Why are the commissaries under attack by the Department of Defense (DoD) yet again?
The FY 2016 defense budget proposal continues the plan to ultimately reduce the annual commissary subsidy by $1 billion.
According to a recently released report by the RAND Corporation, “Past and recent proposals to eliminate the subsidy, have been made in the name of reducing the DoD budget.”
The National Defense Budget Estimate for Fiscal Year 2016 is approximately $585 billion. With the proposed commissary cuts only saving .05% of the budget, why does the DoD continue to look at this “important non-pay benefit” as a cost saving measure? These cuts hurt the very people DoD needs to re-enlist at a time when retention is becoming increasingly challenging and those that have already sacrificed and devoted their entire adult lives in service to our nation: retirees.
DoD solicited the expertise of the RAND Corporation to review how price increases have effected grocery retailers in the private sector. RAND used this data to analyze how this might translate into changes in sales and revenue at the commissaries.
Guess what the RAND report said?
Commissary patrons typically buy more groceries than customers of comparable civilian supermarkets. They also travel greater distances to take advantage of this benefit and frequently remain on base to shop at the exchanges after shopping at the commissary. The report also found that half of eligible commissary shoppers are retirees and one-quarter are active-duty personnel, E-1 through E-3.
RAND’s conclusion was not surprising: “If the appropriation is eliminated, prices at the commissaries will likely rise and/or stores may no longer be financially viable.” The report went on to say that, “raising overall price levels will not be a successful strategy to cover the shortfalls in costs caused by the elimination of the annual Department of Defense appropriation.”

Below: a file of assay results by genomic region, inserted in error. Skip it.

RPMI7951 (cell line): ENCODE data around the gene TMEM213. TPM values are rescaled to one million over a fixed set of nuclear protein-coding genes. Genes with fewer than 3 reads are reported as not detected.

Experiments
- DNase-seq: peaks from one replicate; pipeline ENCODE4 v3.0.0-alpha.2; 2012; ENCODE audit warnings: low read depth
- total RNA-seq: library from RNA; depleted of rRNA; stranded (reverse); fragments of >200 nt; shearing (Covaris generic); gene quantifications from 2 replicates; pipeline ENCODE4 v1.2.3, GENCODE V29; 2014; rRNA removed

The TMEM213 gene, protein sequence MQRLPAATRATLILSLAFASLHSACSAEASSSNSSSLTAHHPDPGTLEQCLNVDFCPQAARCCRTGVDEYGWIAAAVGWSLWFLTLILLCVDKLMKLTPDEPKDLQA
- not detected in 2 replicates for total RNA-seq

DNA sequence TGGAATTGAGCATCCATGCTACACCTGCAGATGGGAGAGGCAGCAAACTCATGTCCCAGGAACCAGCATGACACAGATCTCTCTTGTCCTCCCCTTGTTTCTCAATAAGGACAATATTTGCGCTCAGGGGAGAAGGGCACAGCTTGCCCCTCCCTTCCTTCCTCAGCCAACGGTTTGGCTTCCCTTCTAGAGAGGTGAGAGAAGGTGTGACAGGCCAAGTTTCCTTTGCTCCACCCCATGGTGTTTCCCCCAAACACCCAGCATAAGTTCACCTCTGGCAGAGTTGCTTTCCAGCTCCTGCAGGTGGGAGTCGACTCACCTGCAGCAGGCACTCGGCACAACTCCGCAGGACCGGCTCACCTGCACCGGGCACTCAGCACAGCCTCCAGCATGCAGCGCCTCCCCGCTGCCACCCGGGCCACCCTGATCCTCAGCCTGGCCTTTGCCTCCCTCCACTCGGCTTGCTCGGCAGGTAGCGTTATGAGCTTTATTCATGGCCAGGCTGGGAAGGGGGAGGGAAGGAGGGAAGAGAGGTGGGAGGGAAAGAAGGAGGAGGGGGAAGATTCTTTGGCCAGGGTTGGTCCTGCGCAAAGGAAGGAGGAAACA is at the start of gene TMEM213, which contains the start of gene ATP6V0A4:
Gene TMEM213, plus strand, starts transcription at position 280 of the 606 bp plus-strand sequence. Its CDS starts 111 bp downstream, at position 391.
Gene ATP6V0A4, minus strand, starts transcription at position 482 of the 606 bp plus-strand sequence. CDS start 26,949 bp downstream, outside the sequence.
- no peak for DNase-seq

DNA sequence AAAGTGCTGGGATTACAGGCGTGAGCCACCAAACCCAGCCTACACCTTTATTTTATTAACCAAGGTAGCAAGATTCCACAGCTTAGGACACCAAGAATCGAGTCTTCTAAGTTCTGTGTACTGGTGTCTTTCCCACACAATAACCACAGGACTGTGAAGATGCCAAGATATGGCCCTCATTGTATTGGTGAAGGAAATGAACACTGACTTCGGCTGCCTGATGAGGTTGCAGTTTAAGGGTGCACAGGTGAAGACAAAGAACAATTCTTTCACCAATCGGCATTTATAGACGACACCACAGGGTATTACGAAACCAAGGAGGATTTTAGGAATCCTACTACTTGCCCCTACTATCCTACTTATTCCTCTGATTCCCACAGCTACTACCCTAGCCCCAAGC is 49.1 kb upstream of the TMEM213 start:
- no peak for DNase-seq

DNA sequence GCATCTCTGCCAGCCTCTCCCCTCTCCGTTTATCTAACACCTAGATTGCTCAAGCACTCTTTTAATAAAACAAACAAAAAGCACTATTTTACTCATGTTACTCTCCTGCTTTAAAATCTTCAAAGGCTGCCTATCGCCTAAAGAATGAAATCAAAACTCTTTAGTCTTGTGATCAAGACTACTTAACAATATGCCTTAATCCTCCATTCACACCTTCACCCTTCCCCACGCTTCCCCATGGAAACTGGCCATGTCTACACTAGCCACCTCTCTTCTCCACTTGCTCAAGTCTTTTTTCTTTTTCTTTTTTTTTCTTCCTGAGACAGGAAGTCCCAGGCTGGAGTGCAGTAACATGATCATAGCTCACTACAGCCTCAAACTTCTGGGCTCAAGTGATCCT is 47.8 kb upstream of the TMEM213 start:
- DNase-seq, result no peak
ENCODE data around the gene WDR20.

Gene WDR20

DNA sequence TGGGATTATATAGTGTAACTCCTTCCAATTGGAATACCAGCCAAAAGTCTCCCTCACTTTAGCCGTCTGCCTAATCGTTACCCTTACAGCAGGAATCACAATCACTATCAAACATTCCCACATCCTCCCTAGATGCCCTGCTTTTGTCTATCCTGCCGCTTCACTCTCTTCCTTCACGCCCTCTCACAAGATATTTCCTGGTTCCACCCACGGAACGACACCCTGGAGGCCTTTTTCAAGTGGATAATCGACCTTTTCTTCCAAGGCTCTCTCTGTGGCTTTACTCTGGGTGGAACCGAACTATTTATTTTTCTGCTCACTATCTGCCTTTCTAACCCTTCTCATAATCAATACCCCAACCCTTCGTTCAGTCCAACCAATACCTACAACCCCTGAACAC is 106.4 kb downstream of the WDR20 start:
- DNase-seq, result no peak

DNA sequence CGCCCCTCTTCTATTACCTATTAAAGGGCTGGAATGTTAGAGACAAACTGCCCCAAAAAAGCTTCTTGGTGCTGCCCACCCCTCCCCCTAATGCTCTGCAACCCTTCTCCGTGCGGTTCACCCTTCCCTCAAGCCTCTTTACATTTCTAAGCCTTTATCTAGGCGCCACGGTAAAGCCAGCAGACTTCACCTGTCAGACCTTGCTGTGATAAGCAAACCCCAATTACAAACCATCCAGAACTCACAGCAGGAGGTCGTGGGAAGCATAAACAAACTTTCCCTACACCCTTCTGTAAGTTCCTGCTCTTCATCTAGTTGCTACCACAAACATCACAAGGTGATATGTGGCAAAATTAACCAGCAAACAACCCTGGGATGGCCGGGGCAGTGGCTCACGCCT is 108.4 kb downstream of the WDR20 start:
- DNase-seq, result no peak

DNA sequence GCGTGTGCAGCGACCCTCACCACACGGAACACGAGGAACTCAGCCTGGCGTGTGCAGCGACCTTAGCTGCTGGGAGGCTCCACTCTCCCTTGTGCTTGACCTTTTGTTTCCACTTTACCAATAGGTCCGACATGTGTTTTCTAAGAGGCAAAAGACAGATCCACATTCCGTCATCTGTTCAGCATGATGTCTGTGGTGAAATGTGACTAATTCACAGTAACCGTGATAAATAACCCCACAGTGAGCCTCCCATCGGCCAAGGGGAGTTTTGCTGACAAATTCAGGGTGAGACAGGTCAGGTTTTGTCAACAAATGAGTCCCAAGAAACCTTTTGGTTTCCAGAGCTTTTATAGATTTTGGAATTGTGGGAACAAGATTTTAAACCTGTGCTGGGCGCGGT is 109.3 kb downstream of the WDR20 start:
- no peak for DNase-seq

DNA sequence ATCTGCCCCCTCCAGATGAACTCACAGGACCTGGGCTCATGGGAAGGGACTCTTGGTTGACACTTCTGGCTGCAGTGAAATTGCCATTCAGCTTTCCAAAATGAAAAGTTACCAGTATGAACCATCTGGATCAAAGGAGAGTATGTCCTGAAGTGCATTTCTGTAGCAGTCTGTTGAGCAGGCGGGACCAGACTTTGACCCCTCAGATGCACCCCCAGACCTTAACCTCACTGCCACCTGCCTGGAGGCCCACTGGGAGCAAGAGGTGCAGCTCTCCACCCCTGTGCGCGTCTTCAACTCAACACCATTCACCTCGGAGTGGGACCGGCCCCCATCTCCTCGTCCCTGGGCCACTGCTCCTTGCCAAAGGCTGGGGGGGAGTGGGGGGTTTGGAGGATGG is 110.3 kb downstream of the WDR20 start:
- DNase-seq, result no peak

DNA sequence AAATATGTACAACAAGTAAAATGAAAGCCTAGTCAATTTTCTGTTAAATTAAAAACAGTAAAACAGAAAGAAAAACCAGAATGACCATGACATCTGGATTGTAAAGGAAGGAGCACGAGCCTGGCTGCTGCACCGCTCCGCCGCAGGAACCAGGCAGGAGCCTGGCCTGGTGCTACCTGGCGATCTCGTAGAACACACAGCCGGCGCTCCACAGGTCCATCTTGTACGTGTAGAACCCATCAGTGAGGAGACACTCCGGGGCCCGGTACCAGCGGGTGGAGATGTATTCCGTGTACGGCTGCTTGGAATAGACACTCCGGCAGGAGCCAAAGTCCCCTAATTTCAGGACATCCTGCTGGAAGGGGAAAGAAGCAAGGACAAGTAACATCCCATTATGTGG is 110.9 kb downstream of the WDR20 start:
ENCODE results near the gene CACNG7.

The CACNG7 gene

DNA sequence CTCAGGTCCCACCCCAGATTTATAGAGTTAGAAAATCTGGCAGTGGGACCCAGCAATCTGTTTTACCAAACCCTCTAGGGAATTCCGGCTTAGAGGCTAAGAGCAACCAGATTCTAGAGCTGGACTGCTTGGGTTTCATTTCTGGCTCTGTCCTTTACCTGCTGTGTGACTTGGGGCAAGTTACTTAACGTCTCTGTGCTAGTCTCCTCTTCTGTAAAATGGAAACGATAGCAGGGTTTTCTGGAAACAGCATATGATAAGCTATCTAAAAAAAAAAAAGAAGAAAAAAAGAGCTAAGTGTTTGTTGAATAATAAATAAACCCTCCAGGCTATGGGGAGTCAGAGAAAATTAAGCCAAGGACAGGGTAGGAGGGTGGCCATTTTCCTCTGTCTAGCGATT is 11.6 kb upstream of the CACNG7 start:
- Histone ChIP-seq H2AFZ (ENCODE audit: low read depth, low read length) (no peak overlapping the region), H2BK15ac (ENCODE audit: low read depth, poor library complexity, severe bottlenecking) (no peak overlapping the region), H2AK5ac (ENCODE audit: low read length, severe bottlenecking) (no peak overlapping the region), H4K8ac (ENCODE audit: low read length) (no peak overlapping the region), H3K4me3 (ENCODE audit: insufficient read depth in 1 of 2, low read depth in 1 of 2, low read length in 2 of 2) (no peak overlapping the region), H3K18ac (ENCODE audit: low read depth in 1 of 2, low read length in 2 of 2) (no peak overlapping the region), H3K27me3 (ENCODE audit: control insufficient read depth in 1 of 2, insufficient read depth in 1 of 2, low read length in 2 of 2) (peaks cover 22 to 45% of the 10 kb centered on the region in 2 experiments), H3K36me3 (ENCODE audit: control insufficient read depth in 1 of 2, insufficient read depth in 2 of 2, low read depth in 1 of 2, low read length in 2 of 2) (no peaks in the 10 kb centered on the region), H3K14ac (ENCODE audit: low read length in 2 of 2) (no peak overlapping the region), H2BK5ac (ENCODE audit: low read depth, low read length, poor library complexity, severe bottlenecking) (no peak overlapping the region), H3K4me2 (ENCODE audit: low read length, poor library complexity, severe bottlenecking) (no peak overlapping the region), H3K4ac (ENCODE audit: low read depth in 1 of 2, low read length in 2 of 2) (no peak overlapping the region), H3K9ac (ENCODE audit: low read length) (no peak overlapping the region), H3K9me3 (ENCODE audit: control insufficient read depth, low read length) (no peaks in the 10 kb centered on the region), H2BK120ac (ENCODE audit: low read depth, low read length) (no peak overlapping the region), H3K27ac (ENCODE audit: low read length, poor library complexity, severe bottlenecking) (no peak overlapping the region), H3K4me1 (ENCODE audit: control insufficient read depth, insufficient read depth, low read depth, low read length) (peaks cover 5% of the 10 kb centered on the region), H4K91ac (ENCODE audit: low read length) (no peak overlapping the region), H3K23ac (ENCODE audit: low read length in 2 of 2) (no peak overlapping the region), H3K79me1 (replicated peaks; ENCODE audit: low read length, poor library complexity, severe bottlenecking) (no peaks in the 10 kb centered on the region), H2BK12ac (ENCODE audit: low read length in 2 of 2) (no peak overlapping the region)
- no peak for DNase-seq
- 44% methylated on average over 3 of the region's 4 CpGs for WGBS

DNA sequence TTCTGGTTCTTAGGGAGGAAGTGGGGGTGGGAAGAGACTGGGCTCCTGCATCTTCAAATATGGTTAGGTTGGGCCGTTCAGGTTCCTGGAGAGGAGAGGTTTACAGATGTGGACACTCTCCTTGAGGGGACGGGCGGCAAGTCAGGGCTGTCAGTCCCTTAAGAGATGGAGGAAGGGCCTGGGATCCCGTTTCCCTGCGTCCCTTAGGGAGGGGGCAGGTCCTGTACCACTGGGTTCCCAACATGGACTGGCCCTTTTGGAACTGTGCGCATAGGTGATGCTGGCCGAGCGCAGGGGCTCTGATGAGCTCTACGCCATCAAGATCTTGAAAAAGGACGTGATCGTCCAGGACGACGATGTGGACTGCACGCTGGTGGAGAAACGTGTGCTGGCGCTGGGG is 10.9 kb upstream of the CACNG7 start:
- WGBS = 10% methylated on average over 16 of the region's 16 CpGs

In an opinion piece in the Wall Street Journal, MOAA President, Vice Admiral Norb Ryan, USN (Ret) said, “Congress should take a critical look at waste in the Pentagon’s acquisition programs. In 2013 alone, the Government Accountability Office reported that the Pentagon’s top 85 major defense-acquisition programs experienced overruns of nearly $411 billion. Reporter Andrew Tilghman of the Military Times observed that this amount in itself is almost enough to cover the entire cost of sequestration for the Defense Department.”
The $411 billion in acquisition program overruns would cover the entire cost of sequestration or pay for the commissary subsidy for nearly the next 300 years.
With the proposed cuts only saving the DoD very little, you need to ask your elected officials why the commissaries are repeatedly the target of DoD budget cuts, especially when they provide such a significant benefit that is highly valued by so many.